Spacebear – Straight for the Sun
Some approaches never date. If you ever question the music you love has any lasting shot at posterity, judge it on melodic content alone. Popular music, by definition, is intended to be disposable and fifty years and change of formulas attest to its typically narrow strictures. There isn’t doubt, however, that any songwriter’s chance at lasting popularity invariably falls on their melodic skills. Spacebear knows this well. The three piece from Texas bristles with tremendous gusto through the tracks on their debut EP Straight for the Sun, but there isn’t one song lacking substantive melodic content. They are happy to spike their unquestionable musicality with moments of raw dissonance and snarling rock attitude. The production connects with real impact and maintains a balanced mix between the instruments to give Spacebear the best possible chance to make a great first impression.
The opening track “Without You” clearly shows they have that well in mind. It has a breezy pace surging on an instantly memorable melody and a fat guitar tone giving it considerable immediacy. Kyle Lanter, vocalist and guitarist, handles his dual roles with confidence beyond his years, especially considering this song is clearly designed for live performance. “Echoes of Sunday” is, perhaps, a trickier live proposition. The swirling piano driven melody definitely drops listeners in a much different land than the opener, but there are consistent qualities. There is an abiding thoughtfulness in even the band’s rockiest moments that gives Spacebear distinctive facets not common to their peers. “Blue” demonstrates much of the same energy heard in the EP’s opener, but the dominant quality here is the aforementioned thoughtfulness that even spices moments of formulaic rock posturing with an unique flavor. Unique flavors give much of the EP an unusual taste and “Electric Sheep” is no exception. The white-knuckled guitar melody hits listeners between the eyes again and again while Lanter delivers a strong vocal closely following the riff. It won’t overwhelm many listeners, however, thanks to how often the band changes things up for brief interludes.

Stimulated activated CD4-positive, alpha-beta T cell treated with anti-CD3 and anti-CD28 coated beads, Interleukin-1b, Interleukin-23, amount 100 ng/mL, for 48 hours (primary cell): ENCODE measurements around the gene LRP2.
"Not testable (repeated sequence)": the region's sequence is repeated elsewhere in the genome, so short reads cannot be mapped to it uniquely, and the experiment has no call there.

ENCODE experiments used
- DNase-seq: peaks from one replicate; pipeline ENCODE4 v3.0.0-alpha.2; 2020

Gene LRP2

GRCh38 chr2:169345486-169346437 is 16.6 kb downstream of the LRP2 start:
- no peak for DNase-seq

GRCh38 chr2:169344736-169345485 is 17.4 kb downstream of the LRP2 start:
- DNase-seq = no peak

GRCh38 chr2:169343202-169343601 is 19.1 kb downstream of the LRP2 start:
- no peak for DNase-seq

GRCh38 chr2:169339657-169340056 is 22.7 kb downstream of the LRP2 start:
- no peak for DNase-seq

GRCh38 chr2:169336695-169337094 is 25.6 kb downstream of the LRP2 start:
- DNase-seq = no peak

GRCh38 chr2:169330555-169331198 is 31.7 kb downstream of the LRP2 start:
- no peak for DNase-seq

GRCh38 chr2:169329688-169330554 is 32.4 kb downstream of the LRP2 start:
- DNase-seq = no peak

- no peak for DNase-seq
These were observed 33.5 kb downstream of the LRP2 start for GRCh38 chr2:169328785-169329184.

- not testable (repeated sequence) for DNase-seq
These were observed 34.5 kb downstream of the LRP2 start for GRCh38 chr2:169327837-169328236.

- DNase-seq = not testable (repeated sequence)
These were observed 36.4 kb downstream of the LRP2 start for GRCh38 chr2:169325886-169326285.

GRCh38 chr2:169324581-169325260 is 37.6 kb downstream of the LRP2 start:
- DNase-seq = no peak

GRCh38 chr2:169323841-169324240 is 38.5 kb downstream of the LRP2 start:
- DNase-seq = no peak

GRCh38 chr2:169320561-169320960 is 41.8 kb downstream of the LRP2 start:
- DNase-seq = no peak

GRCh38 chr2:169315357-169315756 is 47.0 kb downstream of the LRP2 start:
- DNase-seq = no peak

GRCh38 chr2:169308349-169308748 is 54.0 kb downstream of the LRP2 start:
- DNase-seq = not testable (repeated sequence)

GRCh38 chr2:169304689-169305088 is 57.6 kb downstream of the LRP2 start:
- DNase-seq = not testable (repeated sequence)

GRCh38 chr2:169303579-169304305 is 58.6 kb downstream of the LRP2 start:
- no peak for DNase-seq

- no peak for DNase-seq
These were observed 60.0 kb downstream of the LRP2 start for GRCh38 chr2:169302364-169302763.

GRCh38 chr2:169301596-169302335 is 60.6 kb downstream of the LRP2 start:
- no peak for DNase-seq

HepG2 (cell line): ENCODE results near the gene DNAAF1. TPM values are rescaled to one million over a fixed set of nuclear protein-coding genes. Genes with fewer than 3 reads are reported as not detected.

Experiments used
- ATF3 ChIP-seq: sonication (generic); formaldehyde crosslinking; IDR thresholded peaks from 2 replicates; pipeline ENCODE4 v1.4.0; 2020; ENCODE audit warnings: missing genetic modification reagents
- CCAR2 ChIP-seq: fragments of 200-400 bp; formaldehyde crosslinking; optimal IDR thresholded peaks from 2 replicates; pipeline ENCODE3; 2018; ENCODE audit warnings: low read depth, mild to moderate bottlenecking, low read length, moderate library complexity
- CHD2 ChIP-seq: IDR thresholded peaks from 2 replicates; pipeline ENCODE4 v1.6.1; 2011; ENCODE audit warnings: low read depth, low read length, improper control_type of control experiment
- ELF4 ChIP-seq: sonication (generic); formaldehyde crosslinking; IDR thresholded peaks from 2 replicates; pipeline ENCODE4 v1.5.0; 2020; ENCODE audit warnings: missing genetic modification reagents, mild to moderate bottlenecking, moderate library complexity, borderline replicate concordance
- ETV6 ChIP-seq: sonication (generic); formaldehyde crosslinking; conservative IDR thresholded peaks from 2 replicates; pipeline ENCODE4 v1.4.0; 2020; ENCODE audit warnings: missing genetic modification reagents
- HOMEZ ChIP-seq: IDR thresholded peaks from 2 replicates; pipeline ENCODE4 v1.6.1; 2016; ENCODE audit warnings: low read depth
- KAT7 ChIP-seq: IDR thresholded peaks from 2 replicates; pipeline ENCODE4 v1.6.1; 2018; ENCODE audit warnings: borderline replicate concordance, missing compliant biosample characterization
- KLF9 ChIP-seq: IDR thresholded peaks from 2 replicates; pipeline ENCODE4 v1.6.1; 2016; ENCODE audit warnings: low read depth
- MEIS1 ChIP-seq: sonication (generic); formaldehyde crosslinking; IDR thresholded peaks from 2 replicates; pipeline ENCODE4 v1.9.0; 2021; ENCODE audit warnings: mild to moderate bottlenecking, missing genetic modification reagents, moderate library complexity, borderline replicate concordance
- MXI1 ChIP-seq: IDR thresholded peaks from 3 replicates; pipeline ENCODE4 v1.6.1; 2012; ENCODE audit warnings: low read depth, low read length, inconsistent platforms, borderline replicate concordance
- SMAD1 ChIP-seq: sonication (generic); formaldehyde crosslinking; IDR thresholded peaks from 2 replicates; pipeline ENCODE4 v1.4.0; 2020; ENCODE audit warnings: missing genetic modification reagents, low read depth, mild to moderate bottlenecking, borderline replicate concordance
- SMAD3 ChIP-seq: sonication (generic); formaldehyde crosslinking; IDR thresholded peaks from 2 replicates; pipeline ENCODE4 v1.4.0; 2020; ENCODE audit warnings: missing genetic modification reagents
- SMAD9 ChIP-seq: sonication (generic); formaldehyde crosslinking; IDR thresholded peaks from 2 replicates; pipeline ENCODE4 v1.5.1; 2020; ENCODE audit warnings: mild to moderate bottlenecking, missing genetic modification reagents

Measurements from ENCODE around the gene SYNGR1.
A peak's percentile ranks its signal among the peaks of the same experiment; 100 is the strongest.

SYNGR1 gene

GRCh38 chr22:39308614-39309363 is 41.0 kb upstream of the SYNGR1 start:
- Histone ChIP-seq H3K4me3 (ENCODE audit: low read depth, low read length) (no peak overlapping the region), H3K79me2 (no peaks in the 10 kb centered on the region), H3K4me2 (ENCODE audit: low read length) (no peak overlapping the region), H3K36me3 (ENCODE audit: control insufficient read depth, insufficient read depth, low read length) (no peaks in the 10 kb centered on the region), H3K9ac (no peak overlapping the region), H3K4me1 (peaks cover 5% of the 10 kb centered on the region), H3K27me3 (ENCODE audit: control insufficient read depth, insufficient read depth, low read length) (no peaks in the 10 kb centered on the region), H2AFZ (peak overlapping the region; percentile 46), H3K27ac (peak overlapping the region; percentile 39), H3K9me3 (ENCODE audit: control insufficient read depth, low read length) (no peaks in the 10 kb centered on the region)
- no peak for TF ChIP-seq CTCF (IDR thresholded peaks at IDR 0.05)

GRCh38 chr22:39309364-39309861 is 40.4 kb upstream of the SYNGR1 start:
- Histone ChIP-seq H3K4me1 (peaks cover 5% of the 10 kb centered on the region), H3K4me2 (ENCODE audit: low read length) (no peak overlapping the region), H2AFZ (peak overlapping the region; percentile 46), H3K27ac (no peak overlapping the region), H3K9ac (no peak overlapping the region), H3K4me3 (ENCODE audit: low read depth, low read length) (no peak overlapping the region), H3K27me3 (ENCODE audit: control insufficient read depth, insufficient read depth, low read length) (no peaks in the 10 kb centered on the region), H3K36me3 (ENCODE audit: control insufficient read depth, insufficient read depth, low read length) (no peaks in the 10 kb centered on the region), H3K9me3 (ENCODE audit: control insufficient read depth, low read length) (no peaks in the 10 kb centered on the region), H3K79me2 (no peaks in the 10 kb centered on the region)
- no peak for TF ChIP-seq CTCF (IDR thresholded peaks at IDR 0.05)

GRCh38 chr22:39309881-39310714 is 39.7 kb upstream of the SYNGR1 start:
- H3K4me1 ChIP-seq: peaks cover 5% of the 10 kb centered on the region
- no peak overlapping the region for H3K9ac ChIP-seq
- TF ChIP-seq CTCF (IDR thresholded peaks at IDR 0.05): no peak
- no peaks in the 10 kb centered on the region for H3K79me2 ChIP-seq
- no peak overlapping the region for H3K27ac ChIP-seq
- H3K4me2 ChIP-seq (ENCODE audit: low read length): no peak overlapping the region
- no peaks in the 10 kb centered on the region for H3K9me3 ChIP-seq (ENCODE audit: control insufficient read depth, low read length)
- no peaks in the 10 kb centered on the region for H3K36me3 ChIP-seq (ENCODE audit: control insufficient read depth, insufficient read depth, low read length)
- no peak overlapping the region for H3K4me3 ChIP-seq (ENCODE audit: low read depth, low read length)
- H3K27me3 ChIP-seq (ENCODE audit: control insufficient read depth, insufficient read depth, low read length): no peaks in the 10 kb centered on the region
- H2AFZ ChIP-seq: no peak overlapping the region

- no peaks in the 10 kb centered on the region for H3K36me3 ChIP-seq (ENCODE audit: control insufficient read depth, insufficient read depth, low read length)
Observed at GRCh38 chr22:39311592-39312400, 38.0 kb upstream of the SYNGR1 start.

“Waiting on You” opens with a slightly distorted, melancholy guitar melody weaving around Lanter’s smoky vocals. Spacebear shows impressive patience letting this song simmer until its eventual full flowering and, when it does, the wait is well worth it. There’s blinding energy in their playing that clearly shows their youth, but Spacebear’s wont for slightly more considered fare doesn’t desert them even here. There’s an intelligent theatricality working behind creative moments like this and their obvious fondness for rock music’s possibilities in this area are never strained or overstated. “Hope’s Gone” is an airy rocker with space to spare between the notes that gives it surprising swagger and makes for a solid penultimate track on the album. The final song, “Constellation”, is another inventive turn from the band. There’s a more pronounced singer/songwriter sensibility underpinning this tune than heard on previous tracks
It’s an important moment on a debut full of them. The final entry on Straight for the Sun encapsulates all of the band’s strengths in a cinematic package and slaps a new, vivid coat of paint on everything. Their enthusiasm for the material is unquestionably, but we can only hope the world is listening just a little harder and hears the sophistication lurking under it. This is the first piece in a puzzle that, in its own modest/immodest ways, is taking aim at making musical history books while blazing a path through today.
9 out of 10 stars.